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UN chief calls 2009 'year of climate change'
Updated: 2008-12-18 10:11

UNITED NATIONS – UN chief Ban Ki-moon on Wednesday called 2009 "the year of climate change" as he reviewed the world body's "mixed" record handling crises in Darfur, Kosovo and Zimbabwe.

Speaking at his last official press conference at UN headquarters this year, the secretary general listed climate change, one of his priorities since he assumed his post two years ago, as a key challenge for the world next year.

UN chief Ban Ki-moon, pictured here on December 12, 2008, on Wednesday called 2009 "the year of climate change" as he reviewed the world body's "mixed" record handling crises in Darfur, Kosovo and Zimbabwe. [Agencies] 

"I am pleased with our success in keeping climate change high on the global agenda," he said, adding that "2009 will be the year of climate change."

"We have no time to waste. We must reach a global climate change deal before the end of the year (2009) -- one that is balanced, comprehensive and ratifiable by all nations," Ban said.

"Success will require extraordinary leadership," he added, hailing progress made during a weekend conference in Poland where the 192-member UN Framework Convention on Climate Change approved a work program for talks leading up to a treaty to be sealed in Copenhagen next December.

More broadly, he described 2008 as "the year of multiple crises" in which the UN record has been "mixed" and said the coming year "promises to be no less difficult."

On Sudan's Darfur conflict, he deplored the fact that the joint UN-African Union (UNAMID) peacekeeping force still lacks critical assets, including transport and attack helicopters.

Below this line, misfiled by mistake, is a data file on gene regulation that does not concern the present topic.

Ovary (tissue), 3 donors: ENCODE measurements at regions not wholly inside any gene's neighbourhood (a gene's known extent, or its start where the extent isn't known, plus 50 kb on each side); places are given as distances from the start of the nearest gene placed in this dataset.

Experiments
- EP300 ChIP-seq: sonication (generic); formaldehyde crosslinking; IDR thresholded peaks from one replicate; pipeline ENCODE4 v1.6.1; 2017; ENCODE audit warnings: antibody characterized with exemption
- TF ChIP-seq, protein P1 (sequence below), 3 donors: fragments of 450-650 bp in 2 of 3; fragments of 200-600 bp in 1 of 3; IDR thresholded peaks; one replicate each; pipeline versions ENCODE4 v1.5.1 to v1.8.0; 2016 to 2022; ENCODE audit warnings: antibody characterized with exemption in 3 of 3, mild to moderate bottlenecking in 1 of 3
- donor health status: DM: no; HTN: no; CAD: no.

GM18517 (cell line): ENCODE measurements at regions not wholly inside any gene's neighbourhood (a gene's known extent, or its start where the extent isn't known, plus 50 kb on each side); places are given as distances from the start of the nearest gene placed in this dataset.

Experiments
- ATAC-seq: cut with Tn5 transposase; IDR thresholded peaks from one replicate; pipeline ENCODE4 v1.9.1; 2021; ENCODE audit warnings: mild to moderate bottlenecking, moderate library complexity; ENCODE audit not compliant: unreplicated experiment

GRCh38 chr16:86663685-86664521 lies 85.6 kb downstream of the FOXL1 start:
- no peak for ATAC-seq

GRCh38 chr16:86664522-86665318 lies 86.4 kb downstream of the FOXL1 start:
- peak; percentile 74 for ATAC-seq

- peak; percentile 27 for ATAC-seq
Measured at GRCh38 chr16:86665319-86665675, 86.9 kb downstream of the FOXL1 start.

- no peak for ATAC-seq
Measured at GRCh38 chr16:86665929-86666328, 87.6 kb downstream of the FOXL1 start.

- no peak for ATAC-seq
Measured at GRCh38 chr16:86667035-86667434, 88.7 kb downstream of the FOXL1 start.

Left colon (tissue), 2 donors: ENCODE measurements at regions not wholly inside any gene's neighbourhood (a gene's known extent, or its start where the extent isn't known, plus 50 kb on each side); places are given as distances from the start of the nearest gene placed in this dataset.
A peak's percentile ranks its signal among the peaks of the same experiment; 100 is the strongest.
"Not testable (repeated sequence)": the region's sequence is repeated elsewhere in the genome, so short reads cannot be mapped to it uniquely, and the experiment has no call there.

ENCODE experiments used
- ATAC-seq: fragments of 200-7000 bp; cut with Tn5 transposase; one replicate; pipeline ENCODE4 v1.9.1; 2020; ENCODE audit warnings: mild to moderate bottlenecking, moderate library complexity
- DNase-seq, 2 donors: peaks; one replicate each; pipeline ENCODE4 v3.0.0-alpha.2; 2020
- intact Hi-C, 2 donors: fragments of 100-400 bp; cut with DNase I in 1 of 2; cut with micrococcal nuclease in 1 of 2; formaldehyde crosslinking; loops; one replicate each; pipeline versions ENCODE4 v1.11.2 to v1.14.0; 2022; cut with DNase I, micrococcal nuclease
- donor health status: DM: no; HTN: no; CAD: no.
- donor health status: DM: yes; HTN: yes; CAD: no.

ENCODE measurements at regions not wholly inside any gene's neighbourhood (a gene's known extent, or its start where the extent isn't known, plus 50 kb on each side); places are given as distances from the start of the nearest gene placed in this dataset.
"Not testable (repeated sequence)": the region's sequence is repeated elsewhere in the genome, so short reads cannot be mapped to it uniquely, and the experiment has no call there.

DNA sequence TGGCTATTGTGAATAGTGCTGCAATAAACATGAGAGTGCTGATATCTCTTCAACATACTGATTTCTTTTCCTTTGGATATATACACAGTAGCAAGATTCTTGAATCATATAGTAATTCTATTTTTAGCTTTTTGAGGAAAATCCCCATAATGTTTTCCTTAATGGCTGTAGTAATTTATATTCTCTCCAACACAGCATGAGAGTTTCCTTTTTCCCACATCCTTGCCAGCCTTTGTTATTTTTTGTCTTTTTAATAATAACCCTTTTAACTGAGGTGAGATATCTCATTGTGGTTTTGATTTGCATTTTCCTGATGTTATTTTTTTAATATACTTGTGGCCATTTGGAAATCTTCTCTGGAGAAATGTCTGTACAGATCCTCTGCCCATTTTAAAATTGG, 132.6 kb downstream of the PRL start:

Only 60 percent of what is mandated to be a 26,000-strong UNAMID will be deployed by year's end and 85 percent by next March, he noted.

"Meanwhile renewed fighting and political rivalry makes a political solution difficult," the UN boss said.

In Kosovo, where separatists unilaterally declared independence from Belgrade in February, Ban said the United Nations had managed a "potentially explosive situation through quite diplomacy."

On Somalia, he differed with US Secretary of State Condoleezza Rice's view that a UN peacekeeping operation was needed in lawless Somalia at this time.

"Conditions are not favorable to consider a UN peacekeeping operation," he said, while insisting that "the danger of anarchy in Somalia is clear and present. So is the need to act."

He recommended greater efforts to bolster the inter-Somali peace process, reinforcing the capacity of the African Union force in Somalia "through funding, equipment and training" and establishing a maritime task force to set the stage for "a possible UN peacekeeping operation."

And he welcomed as "timely" the Security Council's decision Tuesday "to authorize action against pirates on land in Somalia."

On the Middle East, he said 2009 could also mark the "year of peace" as he said a Security Council resolution adopted Tuesday in support of the US-sponsored Israeli-Palestinian peace talks was "important to keep up this momentum."

He expressed hope that the incoming US administration of president-elect Barack Obama "will take the Middle East peace process as a matter of priority."

He also said he looked forward "to working very closely with" Susan Rice, the new US ambassador-designate to the United Nations.

Asked about Israeli Foreign Minister Tzipi Livni's comments last week that Israeli Arabs who had national aspirations should move to a Palestinian state when it is established, Ban first tried to deflect the question.

But when pressed further, he said: "I do not regard it as an official position. It's not desirable if it is."

The UN chief also warned that the humanitarian situation in Zimbabwe was growing "more alarming every day", with the country "on the brink of economic, social and political collapse."

"We need a fair and sustainable political solution... And we need it fast," he added.

In Afghanistan, where the wobbly Kabul government and a NATO-led force are battling a resurgent Taliban rebellion, Ban said "a political 'surge' and a clear change of direction are required."

He also warned that while the food crisis no longer dominates news headlines, "it has not gone away."